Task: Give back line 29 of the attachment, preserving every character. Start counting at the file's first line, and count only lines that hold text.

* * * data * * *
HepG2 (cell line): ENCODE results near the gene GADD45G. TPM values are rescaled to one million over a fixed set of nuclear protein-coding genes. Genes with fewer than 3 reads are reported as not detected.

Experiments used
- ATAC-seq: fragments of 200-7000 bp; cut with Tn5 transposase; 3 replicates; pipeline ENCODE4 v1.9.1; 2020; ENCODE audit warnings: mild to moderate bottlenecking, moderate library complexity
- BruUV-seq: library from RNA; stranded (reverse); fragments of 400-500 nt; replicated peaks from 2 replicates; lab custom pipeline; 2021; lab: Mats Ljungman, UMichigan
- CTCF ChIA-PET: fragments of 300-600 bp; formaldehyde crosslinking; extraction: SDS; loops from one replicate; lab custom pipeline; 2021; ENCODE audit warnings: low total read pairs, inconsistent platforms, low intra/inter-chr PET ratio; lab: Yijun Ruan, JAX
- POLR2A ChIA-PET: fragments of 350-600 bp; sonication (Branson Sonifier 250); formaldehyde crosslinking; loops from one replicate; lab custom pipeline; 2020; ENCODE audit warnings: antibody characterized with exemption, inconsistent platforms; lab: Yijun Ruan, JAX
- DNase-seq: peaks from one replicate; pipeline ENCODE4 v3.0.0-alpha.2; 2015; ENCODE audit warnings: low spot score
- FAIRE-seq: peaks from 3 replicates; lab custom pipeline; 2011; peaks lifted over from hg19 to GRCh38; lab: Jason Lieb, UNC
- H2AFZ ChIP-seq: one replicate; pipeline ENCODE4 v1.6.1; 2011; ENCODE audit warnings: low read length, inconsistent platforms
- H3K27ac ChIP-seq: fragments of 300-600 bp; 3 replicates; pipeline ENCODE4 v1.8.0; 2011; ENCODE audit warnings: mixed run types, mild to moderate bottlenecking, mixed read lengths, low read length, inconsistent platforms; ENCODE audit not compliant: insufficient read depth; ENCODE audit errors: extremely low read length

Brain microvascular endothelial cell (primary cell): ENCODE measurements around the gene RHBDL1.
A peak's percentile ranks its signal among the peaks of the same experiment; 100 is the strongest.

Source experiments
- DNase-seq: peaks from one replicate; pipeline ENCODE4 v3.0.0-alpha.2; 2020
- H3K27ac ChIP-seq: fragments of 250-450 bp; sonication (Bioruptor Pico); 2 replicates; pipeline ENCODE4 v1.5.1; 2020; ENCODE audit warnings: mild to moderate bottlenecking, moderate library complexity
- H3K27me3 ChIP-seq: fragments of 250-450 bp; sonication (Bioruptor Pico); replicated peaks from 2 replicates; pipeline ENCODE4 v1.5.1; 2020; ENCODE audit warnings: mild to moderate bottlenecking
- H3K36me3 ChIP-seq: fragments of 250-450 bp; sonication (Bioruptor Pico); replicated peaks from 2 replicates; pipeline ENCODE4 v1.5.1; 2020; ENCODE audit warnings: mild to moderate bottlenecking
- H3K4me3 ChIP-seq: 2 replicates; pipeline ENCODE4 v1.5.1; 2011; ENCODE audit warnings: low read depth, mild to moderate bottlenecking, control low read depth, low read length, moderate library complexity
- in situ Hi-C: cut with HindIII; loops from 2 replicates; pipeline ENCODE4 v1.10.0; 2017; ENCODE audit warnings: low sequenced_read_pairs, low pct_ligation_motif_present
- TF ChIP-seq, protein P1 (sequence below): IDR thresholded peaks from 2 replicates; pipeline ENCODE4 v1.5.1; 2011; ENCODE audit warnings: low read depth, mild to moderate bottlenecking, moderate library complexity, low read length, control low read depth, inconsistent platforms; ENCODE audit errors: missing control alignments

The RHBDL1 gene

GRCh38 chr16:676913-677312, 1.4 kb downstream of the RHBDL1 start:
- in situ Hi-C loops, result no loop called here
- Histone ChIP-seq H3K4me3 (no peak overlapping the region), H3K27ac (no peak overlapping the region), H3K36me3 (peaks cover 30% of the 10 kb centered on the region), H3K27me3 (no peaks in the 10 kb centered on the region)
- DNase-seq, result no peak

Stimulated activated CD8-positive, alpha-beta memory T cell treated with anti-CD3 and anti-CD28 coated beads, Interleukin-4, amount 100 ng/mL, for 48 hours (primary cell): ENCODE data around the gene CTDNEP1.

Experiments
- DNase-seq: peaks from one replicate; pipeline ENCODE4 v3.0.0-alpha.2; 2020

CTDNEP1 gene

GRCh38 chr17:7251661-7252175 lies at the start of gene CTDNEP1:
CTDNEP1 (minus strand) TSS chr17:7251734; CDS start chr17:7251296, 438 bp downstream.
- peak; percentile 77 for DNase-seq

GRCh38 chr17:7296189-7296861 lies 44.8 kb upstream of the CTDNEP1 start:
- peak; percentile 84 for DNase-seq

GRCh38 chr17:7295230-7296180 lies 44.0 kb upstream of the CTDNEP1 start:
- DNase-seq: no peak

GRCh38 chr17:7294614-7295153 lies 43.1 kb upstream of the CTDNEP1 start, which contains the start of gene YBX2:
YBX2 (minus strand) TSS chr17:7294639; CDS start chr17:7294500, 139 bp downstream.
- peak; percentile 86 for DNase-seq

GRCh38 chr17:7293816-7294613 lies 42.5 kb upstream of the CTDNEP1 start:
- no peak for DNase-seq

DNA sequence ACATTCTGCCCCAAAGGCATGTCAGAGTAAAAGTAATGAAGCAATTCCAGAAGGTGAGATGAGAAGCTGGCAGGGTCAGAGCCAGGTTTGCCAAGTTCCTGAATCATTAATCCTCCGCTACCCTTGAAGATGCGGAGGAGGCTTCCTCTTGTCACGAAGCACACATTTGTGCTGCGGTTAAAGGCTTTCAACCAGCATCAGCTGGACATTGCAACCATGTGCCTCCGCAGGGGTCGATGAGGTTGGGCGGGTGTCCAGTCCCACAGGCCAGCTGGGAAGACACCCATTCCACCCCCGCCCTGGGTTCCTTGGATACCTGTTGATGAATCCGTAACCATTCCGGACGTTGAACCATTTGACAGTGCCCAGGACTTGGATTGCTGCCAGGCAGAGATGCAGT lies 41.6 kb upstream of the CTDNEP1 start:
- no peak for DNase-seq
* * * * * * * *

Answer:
CTDNEP1 gene